Bones and skulls in Belgium and the Netherlands

The outcry caused by the Brussels sale seems to contradict on one point the investigation of the New York Times, which suggests that the situation is better elsewhere in Europe than in France. In Belgium, at least 300 African heads are still in the hands of public and private institutions. The skull of roi Flattering, beheaded by the Belgian general Emile Storms in 1884 in the Belgian Congo, then brought back as a hunting trophy, still rests in rue Vautier, in the Museum of Natural Sciences. A group of Congolese academics asks – in vain – for his return to offer him a funeral. the project Human Remains Origins Multidisciplinary Evaluation (HOME) bringing together scientists from seven museums and universities, including the AfricaMuseum in Tervuren, was launched at the end of 2019 with federal funding, to look into the question. A report with recommendations is expected by mid-December.

For their part, the Netherlands certainly returned in 2009 the severed head and preserved in formaldehyde of a Ghanaian king, Badu Bonsu II, beheaded in 1838 by colonists. A writer, Arthur Japin, had discovered the relic by chance in the anatomy collections of the Leiden medical school, and then alerted the Ghanaian embassy.

Other remains nonetheless remain on the soil of this former colonial power, including 40,000 bones brought from Indonesia at the end of the 19th century by the Dutch anatomist and doctor Eugène Dubois. The skull cap of a Javanese of the prehistoric era, witness to the “missing link” in the evolution from ape to man, is also becoming a subject of controversy.

It is presented as the highlight of the show at the Naturalis Museum in Leiden, in a room dedicated to Eugène Dubois. However, Indonesia has been asking for its return since last July, along with the entire Eugène Dubois collection and seven other art and natural science collections. The authorities in The Hague have not reacted for the moment. A spokeswoman for the Naturalis museum has drawn the wrath of Jakarta, who accused her of ” misplaced superiority because she questioned Indonesia’s conservation capabilities.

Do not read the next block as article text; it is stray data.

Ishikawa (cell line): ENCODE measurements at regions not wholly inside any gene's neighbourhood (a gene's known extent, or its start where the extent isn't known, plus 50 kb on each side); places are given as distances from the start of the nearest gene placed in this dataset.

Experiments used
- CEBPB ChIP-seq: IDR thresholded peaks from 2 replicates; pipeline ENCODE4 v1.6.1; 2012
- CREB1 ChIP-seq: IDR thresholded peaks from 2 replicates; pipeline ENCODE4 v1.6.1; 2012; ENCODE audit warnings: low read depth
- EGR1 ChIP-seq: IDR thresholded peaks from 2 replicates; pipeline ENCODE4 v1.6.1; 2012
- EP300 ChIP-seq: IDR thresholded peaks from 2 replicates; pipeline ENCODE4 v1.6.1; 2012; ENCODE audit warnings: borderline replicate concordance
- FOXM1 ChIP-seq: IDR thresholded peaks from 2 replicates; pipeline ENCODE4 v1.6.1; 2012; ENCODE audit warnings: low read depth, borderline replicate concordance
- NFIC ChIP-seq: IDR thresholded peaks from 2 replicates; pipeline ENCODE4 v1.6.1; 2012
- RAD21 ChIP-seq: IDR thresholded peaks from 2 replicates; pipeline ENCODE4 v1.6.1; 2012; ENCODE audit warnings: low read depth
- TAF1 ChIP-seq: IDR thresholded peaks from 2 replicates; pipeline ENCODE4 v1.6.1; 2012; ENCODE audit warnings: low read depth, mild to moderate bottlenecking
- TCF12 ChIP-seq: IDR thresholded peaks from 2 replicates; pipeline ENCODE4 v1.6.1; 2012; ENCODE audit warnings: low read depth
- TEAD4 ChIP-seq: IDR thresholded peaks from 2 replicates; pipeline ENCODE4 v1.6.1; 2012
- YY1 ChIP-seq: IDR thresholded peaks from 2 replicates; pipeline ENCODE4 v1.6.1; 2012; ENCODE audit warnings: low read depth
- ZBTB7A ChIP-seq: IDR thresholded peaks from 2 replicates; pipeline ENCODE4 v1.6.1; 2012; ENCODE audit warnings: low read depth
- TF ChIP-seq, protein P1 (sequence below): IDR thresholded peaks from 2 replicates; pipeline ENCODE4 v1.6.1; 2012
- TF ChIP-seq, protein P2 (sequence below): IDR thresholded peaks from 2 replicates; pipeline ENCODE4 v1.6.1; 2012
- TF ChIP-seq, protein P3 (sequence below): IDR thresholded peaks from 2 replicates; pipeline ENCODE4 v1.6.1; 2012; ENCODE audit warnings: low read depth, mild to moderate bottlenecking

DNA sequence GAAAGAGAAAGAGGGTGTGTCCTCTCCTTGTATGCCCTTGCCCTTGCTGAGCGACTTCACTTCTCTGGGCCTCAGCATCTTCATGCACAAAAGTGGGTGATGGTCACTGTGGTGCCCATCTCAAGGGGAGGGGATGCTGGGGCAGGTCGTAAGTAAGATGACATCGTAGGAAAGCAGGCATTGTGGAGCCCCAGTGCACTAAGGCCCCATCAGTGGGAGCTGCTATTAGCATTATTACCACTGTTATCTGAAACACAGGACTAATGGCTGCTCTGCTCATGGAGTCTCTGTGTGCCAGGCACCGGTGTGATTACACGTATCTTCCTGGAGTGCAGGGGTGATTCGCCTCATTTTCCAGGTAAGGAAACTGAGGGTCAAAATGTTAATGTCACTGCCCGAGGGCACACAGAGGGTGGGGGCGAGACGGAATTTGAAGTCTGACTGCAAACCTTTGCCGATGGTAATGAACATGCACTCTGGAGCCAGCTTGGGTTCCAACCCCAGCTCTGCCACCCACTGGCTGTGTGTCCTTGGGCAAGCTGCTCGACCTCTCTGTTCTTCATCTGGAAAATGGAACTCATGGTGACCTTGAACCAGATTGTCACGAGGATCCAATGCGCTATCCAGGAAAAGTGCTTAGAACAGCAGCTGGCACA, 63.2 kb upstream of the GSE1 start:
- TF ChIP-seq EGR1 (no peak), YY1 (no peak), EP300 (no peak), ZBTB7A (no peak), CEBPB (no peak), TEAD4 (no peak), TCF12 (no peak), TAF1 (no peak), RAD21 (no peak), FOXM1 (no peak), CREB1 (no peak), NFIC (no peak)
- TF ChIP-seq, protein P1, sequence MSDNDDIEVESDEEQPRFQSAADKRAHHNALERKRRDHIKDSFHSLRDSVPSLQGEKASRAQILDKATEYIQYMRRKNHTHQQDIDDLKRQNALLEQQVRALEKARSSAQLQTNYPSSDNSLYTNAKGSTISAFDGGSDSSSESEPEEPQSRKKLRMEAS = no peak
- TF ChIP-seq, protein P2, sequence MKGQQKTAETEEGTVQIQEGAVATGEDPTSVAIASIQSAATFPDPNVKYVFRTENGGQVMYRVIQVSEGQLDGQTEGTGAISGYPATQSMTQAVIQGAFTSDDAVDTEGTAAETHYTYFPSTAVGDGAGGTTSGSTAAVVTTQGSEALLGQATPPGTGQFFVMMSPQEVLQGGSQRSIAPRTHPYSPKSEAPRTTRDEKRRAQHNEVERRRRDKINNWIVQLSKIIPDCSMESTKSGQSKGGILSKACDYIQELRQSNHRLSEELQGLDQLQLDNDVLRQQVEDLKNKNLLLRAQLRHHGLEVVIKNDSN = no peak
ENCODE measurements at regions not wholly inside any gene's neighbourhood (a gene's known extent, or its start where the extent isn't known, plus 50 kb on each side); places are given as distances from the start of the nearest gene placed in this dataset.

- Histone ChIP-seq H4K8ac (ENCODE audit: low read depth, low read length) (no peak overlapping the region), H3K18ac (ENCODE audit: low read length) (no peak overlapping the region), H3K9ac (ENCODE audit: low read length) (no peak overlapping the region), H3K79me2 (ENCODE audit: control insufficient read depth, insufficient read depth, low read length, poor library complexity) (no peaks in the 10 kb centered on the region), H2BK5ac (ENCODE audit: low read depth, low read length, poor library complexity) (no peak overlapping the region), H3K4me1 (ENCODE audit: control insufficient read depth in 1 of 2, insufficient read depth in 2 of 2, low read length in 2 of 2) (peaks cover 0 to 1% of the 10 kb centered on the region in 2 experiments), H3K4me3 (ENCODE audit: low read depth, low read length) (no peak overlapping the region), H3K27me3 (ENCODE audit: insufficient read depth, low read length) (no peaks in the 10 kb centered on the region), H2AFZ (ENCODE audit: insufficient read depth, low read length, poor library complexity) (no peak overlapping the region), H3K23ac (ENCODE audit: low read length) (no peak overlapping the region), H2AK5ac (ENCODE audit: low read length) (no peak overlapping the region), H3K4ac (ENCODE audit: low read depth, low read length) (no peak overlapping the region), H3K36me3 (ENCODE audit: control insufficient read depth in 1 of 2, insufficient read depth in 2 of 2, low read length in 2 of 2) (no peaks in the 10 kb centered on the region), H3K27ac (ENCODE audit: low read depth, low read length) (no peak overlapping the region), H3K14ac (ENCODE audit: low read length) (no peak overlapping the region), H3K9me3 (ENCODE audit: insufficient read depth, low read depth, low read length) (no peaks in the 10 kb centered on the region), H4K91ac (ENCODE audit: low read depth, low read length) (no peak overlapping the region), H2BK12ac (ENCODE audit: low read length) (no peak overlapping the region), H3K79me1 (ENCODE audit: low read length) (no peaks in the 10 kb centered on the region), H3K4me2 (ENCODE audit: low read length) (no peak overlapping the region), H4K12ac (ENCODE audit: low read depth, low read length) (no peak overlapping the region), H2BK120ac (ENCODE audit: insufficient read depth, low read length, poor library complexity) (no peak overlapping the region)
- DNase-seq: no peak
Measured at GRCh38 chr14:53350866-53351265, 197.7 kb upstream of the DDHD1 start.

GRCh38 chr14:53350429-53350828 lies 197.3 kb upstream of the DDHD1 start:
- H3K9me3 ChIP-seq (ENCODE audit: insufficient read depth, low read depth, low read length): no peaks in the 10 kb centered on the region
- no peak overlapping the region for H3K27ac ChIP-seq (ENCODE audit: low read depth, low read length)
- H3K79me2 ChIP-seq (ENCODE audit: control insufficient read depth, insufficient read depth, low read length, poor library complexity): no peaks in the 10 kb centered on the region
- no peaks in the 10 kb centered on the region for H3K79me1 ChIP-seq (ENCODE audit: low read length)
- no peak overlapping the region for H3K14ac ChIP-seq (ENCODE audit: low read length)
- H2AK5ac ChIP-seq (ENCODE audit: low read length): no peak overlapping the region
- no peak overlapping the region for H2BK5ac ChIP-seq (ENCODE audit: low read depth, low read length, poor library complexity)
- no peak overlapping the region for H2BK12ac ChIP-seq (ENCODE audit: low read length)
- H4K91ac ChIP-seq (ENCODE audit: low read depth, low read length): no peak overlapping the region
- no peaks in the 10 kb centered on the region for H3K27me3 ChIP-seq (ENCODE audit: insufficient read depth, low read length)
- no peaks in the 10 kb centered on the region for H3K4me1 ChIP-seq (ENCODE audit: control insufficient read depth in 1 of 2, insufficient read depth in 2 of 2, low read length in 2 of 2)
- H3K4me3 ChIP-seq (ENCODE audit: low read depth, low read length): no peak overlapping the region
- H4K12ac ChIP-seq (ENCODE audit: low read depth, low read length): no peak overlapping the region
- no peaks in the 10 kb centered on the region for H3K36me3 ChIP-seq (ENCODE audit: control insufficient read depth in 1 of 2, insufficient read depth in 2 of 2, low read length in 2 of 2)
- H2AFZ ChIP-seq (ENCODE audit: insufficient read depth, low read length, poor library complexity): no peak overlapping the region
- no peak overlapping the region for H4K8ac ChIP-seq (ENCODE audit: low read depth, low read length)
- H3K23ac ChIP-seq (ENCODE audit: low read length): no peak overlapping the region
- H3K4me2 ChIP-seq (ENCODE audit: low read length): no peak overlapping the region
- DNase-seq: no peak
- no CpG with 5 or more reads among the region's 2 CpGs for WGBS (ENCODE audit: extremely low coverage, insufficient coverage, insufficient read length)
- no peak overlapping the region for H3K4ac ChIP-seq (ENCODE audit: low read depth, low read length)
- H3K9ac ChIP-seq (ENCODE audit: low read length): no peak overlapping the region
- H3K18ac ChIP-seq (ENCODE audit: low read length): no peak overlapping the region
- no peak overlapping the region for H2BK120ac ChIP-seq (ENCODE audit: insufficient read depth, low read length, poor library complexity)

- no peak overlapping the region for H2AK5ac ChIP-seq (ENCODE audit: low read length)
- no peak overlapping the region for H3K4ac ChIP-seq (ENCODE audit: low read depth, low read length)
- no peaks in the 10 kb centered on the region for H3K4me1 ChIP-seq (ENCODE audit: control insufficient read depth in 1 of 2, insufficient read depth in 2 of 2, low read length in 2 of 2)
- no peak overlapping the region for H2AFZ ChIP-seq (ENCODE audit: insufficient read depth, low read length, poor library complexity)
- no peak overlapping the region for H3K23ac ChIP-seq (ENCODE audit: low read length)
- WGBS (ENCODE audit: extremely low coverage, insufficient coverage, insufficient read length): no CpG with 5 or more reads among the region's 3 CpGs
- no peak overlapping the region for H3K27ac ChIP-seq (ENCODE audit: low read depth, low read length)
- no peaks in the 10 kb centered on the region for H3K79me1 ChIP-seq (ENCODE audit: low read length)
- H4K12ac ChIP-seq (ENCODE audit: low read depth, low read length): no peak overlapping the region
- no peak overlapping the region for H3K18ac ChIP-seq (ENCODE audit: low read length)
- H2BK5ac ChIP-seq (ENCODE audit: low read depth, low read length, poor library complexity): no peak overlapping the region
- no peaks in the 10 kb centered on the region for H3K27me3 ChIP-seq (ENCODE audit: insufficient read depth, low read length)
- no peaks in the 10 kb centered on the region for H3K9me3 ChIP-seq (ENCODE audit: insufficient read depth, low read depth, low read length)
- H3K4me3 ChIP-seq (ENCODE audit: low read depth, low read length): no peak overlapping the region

Refunds in Great Britain and Germany

In Great Britain, an agreement was reached on November 3, after eight years of talks, between Zimbabwe and the Natural History Museum in London as well as the University of Cambridge. The two institutions are ready to cooperate to return human remains, including three skulls, which Zimbabwe suspects belong to leaders of the first Chimurenga, an 1890s revolt against English settlers.

The Pitt Rivers Museum in Oxford began returning some of the 2,000 human remains it holds in 2017, including seven tattooed and mummified Maori heads returned to New Zealand. The accounts are far from settled, however, since the British Museum keeps 6,000 human remains from the vast British colonial empire, the Duckworth Laboratory has 18,000 and the Natural History Museum more than 25,000.

In Germany, breaches seem to have been opened more easily. have been returned 20 skulls to Namibia, in 2011, then other remains in 2018, taken from southern Africa by the settlers after the massacre of the Hereros and the Namas. Two peoples whose genocides Berlin recognized in 2004, and for whom apologies were made in 2021.

A thousand other skulls brought back from the former German colonies have been the subject of an international study since 2017 to determine their precise origin. The Belgian daily The Free Belgium explain that ” these human remains had been brought mainly from Rwanda, but also from Tanzania and Burundi, in the former German Empire (1871-1918), by the anthropologist Felix von Luschan for the purpose of ‘scientific studies’ “. The lines move, obviously, but not everywhere at the same speed.